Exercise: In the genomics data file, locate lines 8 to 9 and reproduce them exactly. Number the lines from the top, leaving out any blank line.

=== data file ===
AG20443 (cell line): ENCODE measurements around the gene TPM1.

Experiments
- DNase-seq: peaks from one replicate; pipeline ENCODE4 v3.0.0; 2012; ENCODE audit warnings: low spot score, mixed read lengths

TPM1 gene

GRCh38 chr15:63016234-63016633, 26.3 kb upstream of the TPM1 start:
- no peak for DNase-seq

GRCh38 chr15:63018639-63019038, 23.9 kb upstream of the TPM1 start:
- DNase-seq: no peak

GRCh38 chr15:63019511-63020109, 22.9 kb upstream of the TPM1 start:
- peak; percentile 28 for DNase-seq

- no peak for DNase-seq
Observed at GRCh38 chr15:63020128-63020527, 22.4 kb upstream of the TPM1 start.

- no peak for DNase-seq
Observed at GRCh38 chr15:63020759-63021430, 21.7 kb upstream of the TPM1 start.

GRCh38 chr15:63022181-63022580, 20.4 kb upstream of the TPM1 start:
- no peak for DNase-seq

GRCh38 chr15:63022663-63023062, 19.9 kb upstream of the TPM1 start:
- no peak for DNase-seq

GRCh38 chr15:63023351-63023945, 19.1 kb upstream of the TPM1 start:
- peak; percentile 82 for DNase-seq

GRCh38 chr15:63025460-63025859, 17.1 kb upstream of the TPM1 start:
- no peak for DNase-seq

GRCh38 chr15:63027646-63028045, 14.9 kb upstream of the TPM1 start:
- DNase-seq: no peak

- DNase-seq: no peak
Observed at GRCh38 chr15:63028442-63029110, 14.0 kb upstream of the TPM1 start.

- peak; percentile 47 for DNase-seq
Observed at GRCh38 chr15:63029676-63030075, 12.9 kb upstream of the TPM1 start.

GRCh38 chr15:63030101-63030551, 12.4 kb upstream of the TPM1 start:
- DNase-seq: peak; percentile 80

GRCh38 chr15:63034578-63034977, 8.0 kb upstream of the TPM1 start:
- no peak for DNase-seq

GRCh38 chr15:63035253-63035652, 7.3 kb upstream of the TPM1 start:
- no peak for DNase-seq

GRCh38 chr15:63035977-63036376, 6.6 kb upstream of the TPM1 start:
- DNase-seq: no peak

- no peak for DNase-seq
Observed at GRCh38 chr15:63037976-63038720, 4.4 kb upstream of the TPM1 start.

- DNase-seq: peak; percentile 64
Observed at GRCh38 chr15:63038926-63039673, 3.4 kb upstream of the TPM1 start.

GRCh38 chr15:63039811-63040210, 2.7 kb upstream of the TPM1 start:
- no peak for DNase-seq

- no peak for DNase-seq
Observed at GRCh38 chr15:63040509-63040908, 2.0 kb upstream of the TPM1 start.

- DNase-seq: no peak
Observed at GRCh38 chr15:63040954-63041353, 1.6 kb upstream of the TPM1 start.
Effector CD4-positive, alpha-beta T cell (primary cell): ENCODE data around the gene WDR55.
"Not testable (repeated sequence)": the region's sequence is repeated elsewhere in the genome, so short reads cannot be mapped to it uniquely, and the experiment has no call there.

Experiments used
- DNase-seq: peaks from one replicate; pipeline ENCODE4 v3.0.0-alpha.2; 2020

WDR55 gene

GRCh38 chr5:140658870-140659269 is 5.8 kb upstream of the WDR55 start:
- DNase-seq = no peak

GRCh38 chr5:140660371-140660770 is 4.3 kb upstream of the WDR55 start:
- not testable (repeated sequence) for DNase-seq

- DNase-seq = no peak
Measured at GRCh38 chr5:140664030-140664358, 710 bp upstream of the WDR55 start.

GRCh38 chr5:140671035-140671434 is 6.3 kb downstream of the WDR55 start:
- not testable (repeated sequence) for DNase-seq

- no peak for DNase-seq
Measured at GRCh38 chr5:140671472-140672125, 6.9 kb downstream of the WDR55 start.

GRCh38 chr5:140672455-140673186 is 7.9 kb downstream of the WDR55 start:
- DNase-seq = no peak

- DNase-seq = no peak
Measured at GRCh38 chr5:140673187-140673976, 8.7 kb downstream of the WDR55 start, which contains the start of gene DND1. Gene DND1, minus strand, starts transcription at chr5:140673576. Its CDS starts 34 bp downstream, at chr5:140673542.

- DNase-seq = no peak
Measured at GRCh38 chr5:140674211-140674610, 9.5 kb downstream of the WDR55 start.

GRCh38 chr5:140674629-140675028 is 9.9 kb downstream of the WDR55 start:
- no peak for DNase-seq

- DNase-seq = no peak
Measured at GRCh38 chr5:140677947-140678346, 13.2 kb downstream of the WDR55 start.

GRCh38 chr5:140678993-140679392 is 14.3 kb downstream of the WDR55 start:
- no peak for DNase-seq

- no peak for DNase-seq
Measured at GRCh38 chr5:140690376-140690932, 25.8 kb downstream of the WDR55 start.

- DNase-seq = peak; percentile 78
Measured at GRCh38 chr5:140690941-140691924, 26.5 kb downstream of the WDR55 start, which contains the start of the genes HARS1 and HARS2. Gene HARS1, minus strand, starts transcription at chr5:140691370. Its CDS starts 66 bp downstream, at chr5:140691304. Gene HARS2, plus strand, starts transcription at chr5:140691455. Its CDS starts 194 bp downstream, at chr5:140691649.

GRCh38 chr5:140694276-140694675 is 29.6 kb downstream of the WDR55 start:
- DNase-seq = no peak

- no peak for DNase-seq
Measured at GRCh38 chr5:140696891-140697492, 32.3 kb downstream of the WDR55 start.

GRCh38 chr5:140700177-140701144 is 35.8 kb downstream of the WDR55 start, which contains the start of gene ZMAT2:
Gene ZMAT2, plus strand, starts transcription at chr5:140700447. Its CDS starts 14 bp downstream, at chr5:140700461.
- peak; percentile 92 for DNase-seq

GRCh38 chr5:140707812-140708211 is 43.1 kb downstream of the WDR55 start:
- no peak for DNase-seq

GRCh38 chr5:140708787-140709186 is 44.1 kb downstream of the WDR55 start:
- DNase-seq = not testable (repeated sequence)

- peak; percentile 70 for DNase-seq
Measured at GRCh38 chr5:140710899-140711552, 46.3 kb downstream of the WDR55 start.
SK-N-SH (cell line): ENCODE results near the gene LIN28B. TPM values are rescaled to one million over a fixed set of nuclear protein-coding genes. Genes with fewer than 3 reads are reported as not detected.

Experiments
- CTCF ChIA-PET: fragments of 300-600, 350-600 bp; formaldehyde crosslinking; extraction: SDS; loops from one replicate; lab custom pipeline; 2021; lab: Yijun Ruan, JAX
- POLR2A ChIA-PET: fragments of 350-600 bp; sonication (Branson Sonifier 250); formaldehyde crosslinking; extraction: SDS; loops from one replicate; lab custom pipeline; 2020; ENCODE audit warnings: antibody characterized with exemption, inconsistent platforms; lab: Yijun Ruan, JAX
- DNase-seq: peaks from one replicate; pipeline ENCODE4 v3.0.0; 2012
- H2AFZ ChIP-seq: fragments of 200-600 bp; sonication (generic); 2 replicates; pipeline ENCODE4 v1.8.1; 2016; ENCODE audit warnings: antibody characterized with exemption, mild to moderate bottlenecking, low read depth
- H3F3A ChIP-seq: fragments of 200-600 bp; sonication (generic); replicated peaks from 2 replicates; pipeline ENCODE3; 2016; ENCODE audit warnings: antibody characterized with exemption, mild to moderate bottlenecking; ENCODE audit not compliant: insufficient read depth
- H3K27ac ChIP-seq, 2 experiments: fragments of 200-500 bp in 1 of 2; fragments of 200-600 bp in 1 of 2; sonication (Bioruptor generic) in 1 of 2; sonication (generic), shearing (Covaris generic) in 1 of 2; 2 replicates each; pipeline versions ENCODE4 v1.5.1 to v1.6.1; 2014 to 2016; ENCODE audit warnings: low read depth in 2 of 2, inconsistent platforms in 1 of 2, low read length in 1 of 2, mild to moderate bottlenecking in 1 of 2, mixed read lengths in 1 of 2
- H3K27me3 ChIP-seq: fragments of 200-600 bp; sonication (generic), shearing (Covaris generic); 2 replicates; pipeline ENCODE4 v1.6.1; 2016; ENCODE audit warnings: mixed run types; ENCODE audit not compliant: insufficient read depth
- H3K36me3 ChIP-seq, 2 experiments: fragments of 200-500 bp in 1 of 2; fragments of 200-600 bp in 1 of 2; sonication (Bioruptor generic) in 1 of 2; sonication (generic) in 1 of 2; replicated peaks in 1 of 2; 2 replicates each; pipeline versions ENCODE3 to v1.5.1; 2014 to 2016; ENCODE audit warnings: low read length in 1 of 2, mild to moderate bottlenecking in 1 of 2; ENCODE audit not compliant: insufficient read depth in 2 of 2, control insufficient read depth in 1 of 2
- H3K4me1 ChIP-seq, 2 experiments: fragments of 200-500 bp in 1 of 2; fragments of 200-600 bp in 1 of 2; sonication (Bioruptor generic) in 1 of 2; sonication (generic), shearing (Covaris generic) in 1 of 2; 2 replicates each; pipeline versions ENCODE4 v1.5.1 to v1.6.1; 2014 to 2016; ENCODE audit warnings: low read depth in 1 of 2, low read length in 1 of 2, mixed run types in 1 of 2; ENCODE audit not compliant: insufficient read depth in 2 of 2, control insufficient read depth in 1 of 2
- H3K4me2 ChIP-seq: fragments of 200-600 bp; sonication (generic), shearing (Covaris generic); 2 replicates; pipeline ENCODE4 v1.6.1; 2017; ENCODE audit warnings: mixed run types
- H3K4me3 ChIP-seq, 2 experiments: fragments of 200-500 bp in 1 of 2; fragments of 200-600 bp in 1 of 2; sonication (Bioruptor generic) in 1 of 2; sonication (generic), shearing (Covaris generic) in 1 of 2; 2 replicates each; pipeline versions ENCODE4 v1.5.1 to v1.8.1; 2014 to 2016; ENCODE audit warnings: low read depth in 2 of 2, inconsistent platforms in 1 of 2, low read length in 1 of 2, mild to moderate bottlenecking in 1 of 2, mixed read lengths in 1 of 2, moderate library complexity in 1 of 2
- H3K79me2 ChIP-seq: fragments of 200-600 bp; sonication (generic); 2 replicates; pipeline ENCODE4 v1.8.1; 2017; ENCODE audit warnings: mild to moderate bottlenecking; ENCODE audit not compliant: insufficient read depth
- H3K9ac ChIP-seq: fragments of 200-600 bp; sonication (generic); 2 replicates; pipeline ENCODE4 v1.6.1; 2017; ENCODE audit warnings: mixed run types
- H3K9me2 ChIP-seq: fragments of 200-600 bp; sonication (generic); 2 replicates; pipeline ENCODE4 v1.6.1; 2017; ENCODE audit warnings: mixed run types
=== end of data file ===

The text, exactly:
- DNase-seq: no peak

GRCh38 chr15:63019511-63020109, 22.9 kb upstream of the TPM1 start: